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No stability, no development

(People's Daily Online)

10:35, May 30, 2013

Edited and translated by Liang Jun, People's Daily Online

Peaceful and stable social environment are the reasons why Cambodia and Laos saw rapid economic growth over the past 20 years. In contrast, development of Thailand over the past three decades witnessed stagnation, with per capita GDP remaining at over 5,000 U.S. dollars.

Analysts believe turbulent political situation has hindered Thai economy. History and reality have proven stability is the pre-condition of rapid economic growth. Without stability, there is no investment and people have no peaceful lives.

Examining the development of Southeast Asia in recent years, the relations of economic development, social stability, reform and beneficial people are clear, but it is complex too.

Various historical and realistic factors including large number of ethnic minorities, unclear land ownership and imperfect distribution system have affected the stability of countries in Southeast Asia. They are intertwined and enlarged in different national political process.

But one thing is clear: stability is the pre-condition of development.

Lee Kuan Yew, the first prime minister of Singapore, has attributed the country’s rapid growth to three reasons: harmonious nations, social stability, and high-quality people. The three factors are also the basis of economic growth; social stability, in particular, is very important for Southeast Asia countries to maintain sustained economic growth.

At present, most of Southeast Asian countries are in the transition period with national political system having not been completely finalized, and contradiction of political demands of different interest groups are sometimes very sharp, which affect the government’s decision-making power and the executive powers; it also makes some potential instability easier to break out.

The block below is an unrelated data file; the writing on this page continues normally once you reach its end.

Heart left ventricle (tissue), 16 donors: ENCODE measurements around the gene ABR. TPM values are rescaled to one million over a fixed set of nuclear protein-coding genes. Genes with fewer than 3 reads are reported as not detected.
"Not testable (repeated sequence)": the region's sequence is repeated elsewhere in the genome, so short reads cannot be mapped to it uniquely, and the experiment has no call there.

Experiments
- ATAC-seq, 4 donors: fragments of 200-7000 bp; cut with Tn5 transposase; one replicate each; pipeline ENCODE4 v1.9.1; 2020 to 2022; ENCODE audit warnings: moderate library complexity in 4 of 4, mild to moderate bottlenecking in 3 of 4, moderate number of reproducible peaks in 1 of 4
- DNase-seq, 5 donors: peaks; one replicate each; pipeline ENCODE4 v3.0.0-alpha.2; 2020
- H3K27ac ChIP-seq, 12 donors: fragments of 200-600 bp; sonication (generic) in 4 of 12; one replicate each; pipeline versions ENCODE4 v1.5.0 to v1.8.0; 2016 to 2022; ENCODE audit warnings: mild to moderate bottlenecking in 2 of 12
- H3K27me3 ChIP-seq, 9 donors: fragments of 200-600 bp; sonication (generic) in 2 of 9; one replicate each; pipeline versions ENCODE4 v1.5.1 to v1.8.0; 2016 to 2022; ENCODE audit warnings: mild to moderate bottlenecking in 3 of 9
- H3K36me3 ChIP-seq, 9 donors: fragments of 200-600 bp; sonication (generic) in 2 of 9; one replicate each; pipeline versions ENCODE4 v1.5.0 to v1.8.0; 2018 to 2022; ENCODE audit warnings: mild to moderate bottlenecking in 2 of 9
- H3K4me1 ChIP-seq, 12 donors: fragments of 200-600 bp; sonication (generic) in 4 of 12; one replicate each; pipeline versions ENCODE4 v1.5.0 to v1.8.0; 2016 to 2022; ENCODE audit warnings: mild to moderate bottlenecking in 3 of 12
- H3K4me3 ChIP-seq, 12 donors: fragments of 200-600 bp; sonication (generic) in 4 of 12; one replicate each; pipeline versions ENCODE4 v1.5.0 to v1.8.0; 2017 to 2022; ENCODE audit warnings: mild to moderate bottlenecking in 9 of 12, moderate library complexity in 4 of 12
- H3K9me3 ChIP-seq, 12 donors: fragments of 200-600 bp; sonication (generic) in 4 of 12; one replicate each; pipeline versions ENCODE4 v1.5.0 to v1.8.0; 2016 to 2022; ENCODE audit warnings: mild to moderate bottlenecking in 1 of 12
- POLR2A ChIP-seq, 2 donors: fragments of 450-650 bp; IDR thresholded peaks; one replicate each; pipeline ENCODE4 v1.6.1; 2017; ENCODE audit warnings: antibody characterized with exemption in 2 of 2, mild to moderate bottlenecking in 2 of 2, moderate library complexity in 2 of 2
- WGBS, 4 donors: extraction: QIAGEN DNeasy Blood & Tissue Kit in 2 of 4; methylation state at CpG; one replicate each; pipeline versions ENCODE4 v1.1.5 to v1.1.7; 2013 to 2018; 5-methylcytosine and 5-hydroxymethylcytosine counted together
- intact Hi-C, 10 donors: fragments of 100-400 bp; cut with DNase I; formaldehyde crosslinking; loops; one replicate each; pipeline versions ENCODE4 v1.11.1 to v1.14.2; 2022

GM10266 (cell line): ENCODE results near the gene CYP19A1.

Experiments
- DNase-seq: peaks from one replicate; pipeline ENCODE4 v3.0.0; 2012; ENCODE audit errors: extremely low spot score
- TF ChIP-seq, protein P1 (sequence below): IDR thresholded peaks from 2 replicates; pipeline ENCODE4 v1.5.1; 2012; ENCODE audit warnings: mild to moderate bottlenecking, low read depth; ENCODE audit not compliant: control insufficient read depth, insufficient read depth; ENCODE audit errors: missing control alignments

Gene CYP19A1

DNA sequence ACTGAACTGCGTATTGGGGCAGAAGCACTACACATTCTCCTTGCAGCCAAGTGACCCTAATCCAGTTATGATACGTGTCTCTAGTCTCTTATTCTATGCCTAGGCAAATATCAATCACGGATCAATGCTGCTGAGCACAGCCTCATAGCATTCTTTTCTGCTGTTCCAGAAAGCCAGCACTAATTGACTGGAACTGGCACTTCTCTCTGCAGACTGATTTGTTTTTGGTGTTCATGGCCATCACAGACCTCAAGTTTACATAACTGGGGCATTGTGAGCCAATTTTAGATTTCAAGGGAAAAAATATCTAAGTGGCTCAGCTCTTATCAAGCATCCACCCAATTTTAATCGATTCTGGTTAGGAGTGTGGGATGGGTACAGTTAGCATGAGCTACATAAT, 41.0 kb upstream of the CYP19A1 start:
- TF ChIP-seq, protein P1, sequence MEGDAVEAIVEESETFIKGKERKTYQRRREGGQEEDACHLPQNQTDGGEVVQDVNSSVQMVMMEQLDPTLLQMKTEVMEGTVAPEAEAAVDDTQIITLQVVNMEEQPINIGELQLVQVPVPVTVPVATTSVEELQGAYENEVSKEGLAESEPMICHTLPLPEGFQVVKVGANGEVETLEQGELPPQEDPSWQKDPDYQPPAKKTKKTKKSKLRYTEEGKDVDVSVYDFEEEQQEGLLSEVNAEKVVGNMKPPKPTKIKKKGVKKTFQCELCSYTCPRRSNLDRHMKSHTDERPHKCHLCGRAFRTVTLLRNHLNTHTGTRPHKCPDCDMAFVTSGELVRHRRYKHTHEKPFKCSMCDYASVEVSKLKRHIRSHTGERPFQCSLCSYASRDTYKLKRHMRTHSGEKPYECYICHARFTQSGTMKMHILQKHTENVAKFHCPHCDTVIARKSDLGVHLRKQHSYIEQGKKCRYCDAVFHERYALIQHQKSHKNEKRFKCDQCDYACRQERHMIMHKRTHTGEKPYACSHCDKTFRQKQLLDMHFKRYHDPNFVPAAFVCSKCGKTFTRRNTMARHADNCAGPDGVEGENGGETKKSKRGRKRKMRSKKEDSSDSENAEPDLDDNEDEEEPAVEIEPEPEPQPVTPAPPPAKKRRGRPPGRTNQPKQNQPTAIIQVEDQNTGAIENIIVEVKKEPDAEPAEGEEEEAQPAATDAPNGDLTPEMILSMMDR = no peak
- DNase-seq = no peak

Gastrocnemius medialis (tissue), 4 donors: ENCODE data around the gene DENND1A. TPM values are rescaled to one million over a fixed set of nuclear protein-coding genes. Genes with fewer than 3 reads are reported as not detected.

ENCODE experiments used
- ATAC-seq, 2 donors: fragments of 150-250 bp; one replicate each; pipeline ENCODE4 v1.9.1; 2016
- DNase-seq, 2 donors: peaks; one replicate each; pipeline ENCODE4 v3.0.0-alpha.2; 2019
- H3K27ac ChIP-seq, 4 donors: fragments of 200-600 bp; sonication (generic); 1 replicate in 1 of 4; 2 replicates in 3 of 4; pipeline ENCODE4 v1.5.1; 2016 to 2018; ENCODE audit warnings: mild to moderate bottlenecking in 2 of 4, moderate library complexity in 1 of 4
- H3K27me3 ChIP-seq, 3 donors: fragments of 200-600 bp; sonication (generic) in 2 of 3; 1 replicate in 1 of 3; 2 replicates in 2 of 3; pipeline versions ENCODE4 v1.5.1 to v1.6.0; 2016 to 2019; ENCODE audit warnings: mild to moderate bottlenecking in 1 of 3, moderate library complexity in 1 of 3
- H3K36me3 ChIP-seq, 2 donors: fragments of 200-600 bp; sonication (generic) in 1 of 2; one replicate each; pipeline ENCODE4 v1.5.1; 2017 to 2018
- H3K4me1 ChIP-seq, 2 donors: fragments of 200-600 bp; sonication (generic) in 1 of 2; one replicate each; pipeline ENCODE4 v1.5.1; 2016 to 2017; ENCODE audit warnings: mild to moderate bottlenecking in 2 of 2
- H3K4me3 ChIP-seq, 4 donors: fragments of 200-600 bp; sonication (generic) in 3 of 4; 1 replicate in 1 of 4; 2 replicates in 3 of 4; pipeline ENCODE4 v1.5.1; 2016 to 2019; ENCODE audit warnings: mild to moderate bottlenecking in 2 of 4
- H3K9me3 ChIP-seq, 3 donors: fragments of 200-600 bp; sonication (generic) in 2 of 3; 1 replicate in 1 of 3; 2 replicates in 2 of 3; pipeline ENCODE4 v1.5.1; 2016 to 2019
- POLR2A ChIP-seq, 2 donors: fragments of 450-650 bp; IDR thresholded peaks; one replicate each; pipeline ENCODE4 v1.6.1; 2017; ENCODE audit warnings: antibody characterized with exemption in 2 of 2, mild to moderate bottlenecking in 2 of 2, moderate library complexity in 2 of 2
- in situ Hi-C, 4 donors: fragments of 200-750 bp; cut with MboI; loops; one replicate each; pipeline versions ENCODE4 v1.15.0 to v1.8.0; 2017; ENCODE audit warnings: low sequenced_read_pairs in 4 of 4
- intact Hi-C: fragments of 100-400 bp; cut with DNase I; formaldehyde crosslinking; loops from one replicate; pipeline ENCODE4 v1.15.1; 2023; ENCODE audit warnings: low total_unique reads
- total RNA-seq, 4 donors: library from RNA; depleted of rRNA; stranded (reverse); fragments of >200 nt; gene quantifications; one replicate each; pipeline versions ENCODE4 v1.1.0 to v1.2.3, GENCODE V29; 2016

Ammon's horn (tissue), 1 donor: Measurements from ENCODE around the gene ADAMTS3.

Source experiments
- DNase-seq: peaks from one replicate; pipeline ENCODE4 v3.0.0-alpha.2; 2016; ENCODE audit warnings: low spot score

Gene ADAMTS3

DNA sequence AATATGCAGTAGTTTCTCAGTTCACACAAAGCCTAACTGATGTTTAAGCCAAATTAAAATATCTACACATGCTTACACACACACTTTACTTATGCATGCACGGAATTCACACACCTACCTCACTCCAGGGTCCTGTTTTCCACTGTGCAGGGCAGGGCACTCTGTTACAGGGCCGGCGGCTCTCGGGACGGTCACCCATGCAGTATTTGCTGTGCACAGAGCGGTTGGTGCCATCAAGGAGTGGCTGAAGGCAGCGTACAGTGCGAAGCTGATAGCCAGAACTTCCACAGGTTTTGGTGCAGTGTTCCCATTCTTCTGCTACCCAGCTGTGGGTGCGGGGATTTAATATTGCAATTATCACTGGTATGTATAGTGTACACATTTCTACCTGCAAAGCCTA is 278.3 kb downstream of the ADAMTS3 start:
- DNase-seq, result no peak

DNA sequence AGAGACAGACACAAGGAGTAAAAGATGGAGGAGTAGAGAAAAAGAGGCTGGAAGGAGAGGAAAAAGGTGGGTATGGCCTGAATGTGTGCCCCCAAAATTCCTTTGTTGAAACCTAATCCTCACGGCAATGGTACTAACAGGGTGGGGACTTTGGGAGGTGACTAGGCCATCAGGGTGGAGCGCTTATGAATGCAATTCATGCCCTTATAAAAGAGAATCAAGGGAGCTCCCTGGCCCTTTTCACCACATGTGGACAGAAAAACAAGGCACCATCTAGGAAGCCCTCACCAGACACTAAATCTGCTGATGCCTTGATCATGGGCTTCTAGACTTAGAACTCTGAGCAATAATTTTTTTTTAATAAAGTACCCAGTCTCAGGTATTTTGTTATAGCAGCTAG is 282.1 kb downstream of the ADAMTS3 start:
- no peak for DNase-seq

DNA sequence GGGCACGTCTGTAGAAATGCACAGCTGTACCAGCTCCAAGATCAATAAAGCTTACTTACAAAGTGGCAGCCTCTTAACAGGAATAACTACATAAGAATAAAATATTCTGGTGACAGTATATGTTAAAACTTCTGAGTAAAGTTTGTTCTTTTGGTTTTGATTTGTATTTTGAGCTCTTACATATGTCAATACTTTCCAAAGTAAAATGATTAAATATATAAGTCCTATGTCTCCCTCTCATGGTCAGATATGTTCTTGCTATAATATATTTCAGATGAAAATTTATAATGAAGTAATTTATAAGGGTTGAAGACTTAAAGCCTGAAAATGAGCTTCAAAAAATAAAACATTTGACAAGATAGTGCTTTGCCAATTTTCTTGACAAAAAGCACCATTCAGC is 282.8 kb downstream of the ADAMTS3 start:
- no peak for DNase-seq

But on the other hand, Southeast Asian countries have also accumulated a lot of positive energy from the sustainable development over these years. After the chaos in West Asia and North Africa, some people in Western countries have asserted that Southeast Asia would also be involved in the trend. But up to now, Southeast Asian countries have not copied the so-called "revolution".

The reason is Southeast Asian countries have been pushing forward policies to enhance the system flexibility. In addition, some countries have consolidated their status in the global industrial chain, which make it easier to transform economic energy to energy for stability.

Continuous integration of East Asian economies, including ASEAN countries, also provided a sound environment for the development. Deepening cooperation among ASEAN member states, and the realization of common goals in politics, economy and culture are also conductive to maintain social stability.

Southeast Asian nations’ challenges are how to solve the unfair distribution, meet people’s increasing demand for living standards and for reform, and to maintain sustained stability through reform on the orderly, stable and legal basis. It decides whether Southeast Asia can move forward or not.

Read the Chinese version: 没有稳定就没有发展

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